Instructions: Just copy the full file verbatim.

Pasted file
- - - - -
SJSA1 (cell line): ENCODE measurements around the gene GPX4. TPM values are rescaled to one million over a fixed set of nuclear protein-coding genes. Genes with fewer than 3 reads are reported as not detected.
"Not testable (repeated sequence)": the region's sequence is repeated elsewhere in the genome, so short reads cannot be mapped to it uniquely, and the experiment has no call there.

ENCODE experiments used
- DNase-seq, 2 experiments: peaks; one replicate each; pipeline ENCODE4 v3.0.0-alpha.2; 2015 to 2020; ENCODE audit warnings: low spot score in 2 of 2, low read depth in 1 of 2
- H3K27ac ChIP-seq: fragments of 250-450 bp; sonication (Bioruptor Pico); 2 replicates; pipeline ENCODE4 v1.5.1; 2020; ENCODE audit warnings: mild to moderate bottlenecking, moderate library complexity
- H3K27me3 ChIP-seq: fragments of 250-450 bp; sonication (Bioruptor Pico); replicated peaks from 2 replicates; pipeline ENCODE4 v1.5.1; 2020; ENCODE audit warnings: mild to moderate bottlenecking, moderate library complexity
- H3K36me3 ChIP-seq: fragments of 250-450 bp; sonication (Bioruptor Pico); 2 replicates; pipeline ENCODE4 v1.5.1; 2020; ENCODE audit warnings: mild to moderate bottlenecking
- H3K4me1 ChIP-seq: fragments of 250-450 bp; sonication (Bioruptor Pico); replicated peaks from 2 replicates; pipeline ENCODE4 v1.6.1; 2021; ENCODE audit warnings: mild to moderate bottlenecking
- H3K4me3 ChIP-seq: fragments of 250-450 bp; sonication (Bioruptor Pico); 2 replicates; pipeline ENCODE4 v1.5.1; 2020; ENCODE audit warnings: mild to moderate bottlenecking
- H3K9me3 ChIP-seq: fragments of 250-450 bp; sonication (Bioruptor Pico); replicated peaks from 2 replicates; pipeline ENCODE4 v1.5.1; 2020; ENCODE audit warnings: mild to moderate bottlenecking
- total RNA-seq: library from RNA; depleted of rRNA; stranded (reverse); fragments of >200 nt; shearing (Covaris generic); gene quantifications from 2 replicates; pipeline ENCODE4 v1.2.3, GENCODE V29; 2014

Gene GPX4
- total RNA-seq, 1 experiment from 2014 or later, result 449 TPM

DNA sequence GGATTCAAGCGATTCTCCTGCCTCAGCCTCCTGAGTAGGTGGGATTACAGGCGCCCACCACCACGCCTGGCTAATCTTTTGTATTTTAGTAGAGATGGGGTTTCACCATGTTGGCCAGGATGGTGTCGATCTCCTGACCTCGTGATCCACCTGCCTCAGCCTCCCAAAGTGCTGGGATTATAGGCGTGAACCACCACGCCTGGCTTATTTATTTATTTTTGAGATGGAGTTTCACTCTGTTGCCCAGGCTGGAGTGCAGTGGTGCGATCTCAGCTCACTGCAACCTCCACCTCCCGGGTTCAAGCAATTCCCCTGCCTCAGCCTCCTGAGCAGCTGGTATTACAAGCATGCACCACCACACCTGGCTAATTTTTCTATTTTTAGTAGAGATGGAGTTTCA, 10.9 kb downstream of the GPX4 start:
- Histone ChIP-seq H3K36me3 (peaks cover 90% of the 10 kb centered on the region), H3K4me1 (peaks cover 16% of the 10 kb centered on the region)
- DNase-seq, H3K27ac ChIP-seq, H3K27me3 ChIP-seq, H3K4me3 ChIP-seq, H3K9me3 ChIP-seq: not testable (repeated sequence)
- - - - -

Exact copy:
SJSA1 (cell line): ENCODE measurements around the gene GPX4. TPM values are rescaled to one million over a fixed set of nuclear protein-coding genes. Genes with fewer than 3 reads are reported as not detected.
"Not testable (repeated sequence)": the region's sequence is repeated elsewhere in the genome, so short reads cannot be mapped to it uniquely, and the experiment has no call there.

ENCODE experiments used
- DNase-seq, 2 experiments: peaks; one replicate each; pipeline ENCODE4 v3.0.0-alpha.2; 2015 to 2020; ENCODE audit warnings: low spot score in 2 of 2, low read depth in 1 of 2
- H3K27ac ChIP-seq: fragments of 250-450 bp; sonication (Bioruptor Pico); 2 replicates; pipeline ENCODE4 v1.5.1; 2020; ENCODE audit warnings: mild to moderate bottlenecking, moderate library complexity
- H3K27me3 ChIP-seq: fragments of 250-450 bp; sonication (Bioruptor Pico); replicated peaks from 2 replicates; pipeline ENCODE4 v1.5.1; 2020; ENCODE audit warnings: mild to moderate bottlenecking, moderate library complexity
- H3K36me3 ChIP-seq: fragments of 250-450 bp; sonication (Bioruptor Pico); 2 replicates; pipeline ENCODE4 v1.5.1; 2020; ENCODE audit warnings: mild to moderate bottlenecking
- H3K4me1 ChIP-seq: fragments of 250-450 bp; sonication (Bioruptor Pico); replicated peaks from 2 replicates; pipeline ENCODE4 v1.6.1; 2021; ENCODE audit warnings: mild to moderate bottlenecking
- H3K4me3 ChIP-seq: fragments of 250-450 bp; sonication (Bioruptor Pico); 2 replicates; pipeline ENCODE4 v1.5.1; 2020; ENCODE audit warnings: mild to moderate bottlenecking
- H3K9me3 ChIP-seq: fragments of 250-450 bp; sonication (Bioruptor Pico); replicated peaks from 2 replicates; pipeline ENCODE4 v1.5.1; 2020; ENCODE audit warnings: mild to moderate bottlenecking
- total RNA-seq: library from RNA; depleted of rRNA; stranded (reverse); fragments of >200 nt; shearing (Covaris generic); gene quantifications from 2 replicates; pipeline ENCODE4 v1.2.3, GENCODE V29; 2014

Gene GPX4
- total RNA-seq, 1 experiment from 2014 or later, result 449 TPM

DNA sequence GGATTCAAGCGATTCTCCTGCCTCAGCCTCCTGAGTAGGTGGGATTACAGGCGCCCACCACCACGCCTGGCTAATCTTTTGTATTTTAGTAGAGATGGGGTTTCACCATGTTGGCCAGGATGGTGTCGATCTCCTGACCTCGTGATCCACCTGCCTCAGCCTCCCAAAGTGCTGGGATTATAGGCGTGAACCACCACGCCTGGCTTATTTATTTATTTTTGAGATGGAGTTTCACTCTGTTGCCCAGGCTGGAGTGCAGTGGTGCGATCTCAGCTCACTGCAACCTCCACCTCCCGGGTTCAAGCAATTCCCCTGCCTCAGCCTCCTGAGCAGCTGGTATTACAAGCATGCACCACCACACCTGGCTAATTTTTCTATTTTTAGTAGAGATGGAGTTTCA, 10.9 kb downstream of the GPX4 start:
- Histone ChIP-seq H3K36me3 (peaks cover 90% of the 10 kb centered on the region), H3K4me1 (peaks cover 16% of the 10 kb centered on the region)
- DNase-seq, H3K27ac ChIP-seq, H3K27me3 ChIP-seq, H3K4me3 ChIP-seq, H3K9me3 ChIP-seq: not testable (repeated sequence)